During the Vietnam War, a company of about 200 U.S. Marines was stationed at an airbase where the Viet Cong was managing to fire rockets at them from a primitive area every few days. No one had been able to stop their assaults, and the platoon’s commanders lacked training to deal with this unique situation. The company commander assembled an intelligence officer, the forward air controller, the liaison officer from artillery support and a couple other
key people to discuss the problem.
Through their conversations, they learned the Viet Cong didn’t launch rockets during the daytime or when there was a full moon. The team hypothesized that if they had 24 hours of light, they could stop the attacks. They charted the daylight and the moon’s phases and leveraged all of the resources they had at their disposal to illuminate the base.
The team also learned that to fire the rockets, the Viet Cong required a flat piece of ground measuring about 20 feet by 20 feet that was relatively free of brush or trees and not in a rice paddy. They mapped the region to note any places that fit this description.
Instead of trying to solve the problem by finding the agile Viet Cong and attempting to stop their mobile rockets, the platoon reframed the problem and sought ways to provide light that would prevent the attacks and limit access to the only spots suitable for launches. Patrols monitored flat areas or fired a mortar or artillery on them every 15 to 20 minutes so the enemy wouldn’t have time to set up the rockets. They also devised a way for their operating area to never be dark for more than 10 minutes. The solutions worked and the platoon went more than three months without being fired upon.
While the term “problem reframing” wasn’t used during the Vietnam War, this is an early example of applying this approach to solve a complex military challenge.
The Definition of Problem Reframing
Reframing a problem is the process of looking at the same problem from a different perspective. The technique has roots in psychology to help people deal with their emotions and is also a fundamental aspect of design thinking that helps problem-solvers come up with innovative solutions. Essentially, reframing a problem helps you ask the right questions, so you seek out answers that are impactful and effective for addressing a problem.
Why Do We Need Problem Reframing?
Oftentimes when we are presented with a problem, our natural inclination is to jump immediately into finding a solution. But that knee-jerk reaction can sometimes lead a problem-solver down a path that won’t result in the desired outcome. Reframing requires hitting the pause button to make time to truly identify the problem that needs to be solved. To get started, aim to accurately identify these three elements:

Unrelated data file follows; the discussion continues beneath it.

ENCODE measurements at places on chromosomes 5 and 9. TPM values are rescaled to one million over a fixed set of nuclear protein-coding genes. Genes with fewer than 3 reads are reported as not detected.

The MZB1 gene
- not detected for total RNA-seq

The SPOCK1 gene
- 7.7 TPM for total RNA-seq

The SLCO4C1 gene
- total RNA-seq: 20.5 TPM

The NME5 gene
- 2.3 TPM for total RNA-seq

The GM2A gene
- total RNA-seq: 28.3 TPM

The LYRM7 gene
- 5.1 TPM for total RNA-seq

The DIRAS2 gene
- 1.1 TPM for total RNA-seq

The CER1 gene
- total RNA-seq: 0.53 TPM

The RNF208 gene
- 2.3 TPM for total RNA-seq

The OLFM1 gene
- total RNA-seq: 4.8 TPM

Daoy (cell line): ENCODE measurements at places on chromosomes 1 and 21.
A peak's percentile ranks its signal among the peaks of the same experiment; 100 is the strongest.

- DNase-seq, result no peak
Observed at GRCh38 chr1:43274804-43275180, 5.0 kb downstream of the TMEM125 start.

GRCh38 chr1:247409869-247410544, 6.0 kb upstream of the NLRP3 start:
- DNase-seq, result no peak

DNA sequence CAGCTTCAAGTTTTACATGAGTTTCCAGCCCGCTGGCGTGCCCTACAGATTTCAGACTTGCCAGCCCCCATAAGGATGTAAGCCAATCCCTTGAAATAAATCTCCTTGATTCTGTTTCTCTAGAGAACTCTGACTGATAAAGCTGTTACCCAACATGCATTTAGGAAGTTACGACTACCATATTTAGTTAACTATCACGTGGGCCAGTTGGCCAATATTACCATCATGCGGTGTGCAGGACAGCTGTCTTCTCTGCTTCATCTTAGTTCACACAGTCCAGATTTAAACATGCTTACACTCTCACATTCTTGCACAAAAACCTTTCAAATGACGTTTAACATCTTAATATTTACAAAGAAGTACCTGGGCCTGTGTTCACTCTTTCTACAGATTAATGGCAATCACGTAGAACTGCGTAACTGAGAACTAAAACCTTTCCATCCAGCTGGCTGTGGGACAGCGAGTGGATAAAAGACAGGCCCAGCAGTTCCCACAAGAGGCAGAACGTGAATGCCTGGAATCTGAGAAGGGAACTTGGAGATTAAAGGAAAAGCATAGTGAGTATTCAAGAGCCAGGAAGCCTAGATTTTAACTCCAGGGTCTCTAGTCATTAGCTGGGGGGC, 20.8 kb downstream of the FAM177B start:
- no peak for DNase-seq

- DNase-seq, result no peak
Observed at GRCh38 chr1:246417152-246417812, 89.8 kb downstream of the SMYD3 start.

- The goal
- The current state
- What is causing the gap between the goal and the current state.
For complex problems or situations, this process can help you focus on issues that are solvable and within your control. Reframing encourages you to shift your perspective to be more empowered to act – and hopefully to learn at the same time.
How to R.E.F.R.A.M.E. a Problem
There are seven steps to take to reframe a problem and using the acronym R.E.F.R.A.M.E. makes it easy to remember them.
Rethink the Question
Ask about the driving goal and what the measurement of success will be.
Engage the Right People
Invite a variety of perspectives by consulting relevant stakeholders.
Focus on the “Why”
Get to the heart of the matter to ensure your solution has impact.
Reshape the Problem
Rephrase the original problem and point out any obstacles that are knowledge-based, skills- based or completely outside of your control.
Ditch the “we’ve always done it this way” attitude to find new ways of thinking.
Make Lots of Bad Ideas
Brainstorm individually first and stress quantity to get ideas flowing.
Explore Potential Solutions
Reconvene as a group to share ideas and determine the best course of action forward.
Tips for Problem Reframing
When reframing a problem, ask yourself these questions.
- Is this the right problem to solve?
- What’s missing from the current problem statement?
- Are there elements we are not considering?
- Is there anything outside the current frame we are not paying attention to?
- Am I aware of my cognitive biases so I can look at nonobvious things?
Reframing generates more options and how you reframe will determine which solution you come up with. Techniques of reframing can also be used to cultivate creative and critical thinking skills.
If you’re interested in learning more about reframing training to help your teams find better ways to solve complex problems, check out the virtual programs from the Institute for Defense and Business or inquire about custom solutions for your organization.
The Institute for Defense and Business (IDB) delivers educational programs and research to teach, challenge and inspire leaders who work with and within the defense enterprise to achieve next-level results for their organization. IDB features curriculum in Logistics, Supply Chain and Life Cycle Management, Complex Industrial Leadership, Strategic Studies, Global Business and Defense Studies, Continuous Process Improvement, and Stabilization and Economic Reconstruction. Visit www.IDB.org or contact us on our website for more information.